The course that I am currently doing uses brackets in its WHERE clauses like so:

FROM   Foo
WHERE (CurrentState = 'happy');

Is this standard sql ?
If not then why use them?

Doesn't seem to be used in the Date & Darwen book I have.


Just to clarify - I'm referring to 1992 sql standards

  • 2
    Yes, the SQL standard allows parentheses. – Matt Ball Apr 20 '13 at 16:39
  • 1
    On the other hand, the quotes you put there aren't. – Mat Apr 20 '13 at 16:42
  • @Mat agreed - I've edited - that is the way single quotes look when typed in a doc file; I just copied from doc to SO. Weird – whytheq Apr 20 '13 at 16:50
  • @someone who has voted to close - why isn't this a real question? "Are WHERE clause brackets standard (1992) sql?" ....what is not a real question about that! – whytheq Apr 20 '13 at 16:52
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    @Whytheq . . . That looks like a good source. Thank you for the reference. – Gordon Linoff Apr 21 '13 at 12:43

Yes. You can use parenthesis to bind components of where clauses. This isn't necessary in your example, but if you had multiple and and or components, you might need parenthesis to either ensure correct order of operations or simply to self-document the query.

Example 1:

select *
from foo
   (class='A' and subclass='B')
   or (class='C' and subclass='D')

In example 1, the parens aren't strictly required because and binds more tightly than or, but if you had multiple or conditions tied by and you would need it to get correct results, as in example 2 below.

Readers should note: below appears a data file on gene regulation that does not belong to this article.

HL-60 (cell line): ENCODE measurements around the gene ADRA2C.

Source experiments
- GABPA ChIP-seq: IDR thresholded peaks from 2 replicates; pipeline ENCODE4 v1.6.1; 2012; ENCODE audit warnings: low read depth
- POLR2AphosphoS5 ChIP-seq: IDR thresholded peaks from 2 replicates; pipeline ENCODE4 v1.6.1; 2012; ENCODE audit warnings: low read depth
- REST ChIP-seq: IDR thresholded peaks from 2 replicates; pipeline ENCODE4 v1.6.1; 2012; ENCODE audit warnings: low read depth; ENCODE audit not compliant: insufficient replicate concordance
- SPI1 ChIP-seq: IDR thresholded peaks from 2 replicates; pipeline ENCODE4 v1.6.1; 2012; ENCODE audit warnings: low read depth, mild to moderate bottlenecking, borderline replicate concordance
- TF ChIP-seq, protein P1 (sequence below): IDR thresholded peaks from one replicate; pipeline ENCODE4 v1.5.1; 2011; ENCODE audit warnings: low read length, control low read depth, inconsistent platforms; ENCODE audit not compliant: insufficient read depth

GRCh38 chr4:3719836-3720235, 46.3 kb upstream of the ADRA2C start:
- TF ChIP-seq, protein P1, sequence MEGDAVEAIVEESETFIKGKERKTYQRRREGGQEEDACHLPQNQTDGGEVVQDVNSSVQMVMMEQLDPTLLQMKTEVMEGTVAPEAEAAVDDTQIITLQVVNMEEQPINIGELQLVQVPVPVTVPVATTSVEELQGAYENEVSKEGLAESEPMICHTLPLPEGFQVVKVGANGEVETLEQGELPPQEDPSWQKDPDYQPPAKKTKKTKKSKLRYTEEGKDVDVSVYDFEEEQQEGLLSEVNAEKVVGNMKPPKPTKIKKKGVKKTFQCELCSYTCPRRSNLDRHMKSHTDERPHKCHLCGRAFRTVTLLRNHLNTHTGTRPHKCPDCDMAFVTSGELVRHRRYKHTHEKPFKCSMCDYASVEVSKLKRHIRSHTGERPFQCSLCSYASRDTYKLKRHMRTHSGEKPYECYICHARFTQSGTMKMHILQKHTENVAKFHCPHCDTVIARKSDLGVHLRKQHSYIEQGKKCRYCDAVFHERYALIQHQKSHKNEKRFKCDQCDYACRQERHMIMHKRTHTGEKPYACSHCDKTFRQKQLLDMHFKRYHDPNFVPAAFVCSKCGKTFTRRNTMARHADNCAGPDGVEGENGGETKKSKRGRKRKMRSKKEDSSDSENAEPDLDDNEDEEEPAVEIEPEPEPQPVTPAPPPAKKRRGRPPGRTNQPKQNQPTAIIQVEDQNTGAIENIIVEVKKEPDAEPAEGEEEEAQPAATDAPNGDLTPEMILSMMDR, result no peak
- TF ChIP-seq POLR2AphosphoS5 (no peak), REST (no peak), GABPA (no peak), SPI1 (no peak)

Example 2:

select *
from foo
   (class='A' or class='B')
   and (subclass='C' or subclass='D')

I use them in either case, because I don't like having to parse the sql in my head the same way the query optimizer does -- I'd rather be explicit about it and more quickly understand what the intent is.

  • +1 Thanks for info, although obviously I use brackets when things get complicated with boolean logic just wondered why my course material was using them when there are no AND or OR operators. – whytheq Apr 20 '13 at 16:56
  • 1
    Course material is odd that way sometimes. Often, they do silly things just to get you in a habit the professor thinks is useful. You might ask your prof why s/he thinks it's important in that case. – PaulProgrammer Apr 20 '13 at 17:00

They are optional. They make sense for more complex WHERE statements.

... WHERE (created > '2012-10' AND created < '2013-01') 
OR (modified > '2012-10' AND modified < '2013-01')

No. They are only required to be used when you have AND on OR conditions in your statement to avoid shortcircuits, just like this:

WHERE  col1 > 1 AND col2 < 3 AND col3 >= OR col3 = 1 AND col5 < 1

The above query will give you unexpected result as it will not determine the correct condition it will take. A round brackets will help you segregate condition in this case,

WHERE  col1 > 1 AND col2 < 3 AND (col3 >= OR col3 = 1) AND col5 < 1

by the way, it should be single quotes ' ' not ‘ ’

  • What do you mean by "No."? The question is "Are brackets in the WHERE clause standard sql" – Mat Apr 20 '13 at 16:43
  • @Mat are they standard sql? – John Woo Apr 20 '13 at 16:45
  • They might be valid but they are not standard. – Dan Bracuk Apr 20 '13 at 16:45
  • @JW웃: how can they be "required to be used" if they're not standard? (I've never read a SQL standard.) – Mat Apr 20 '13 at 16:49
  • @Mat "only required"..now you tell me if they are standard. – John Woo Apr 20 '13 at 16:52

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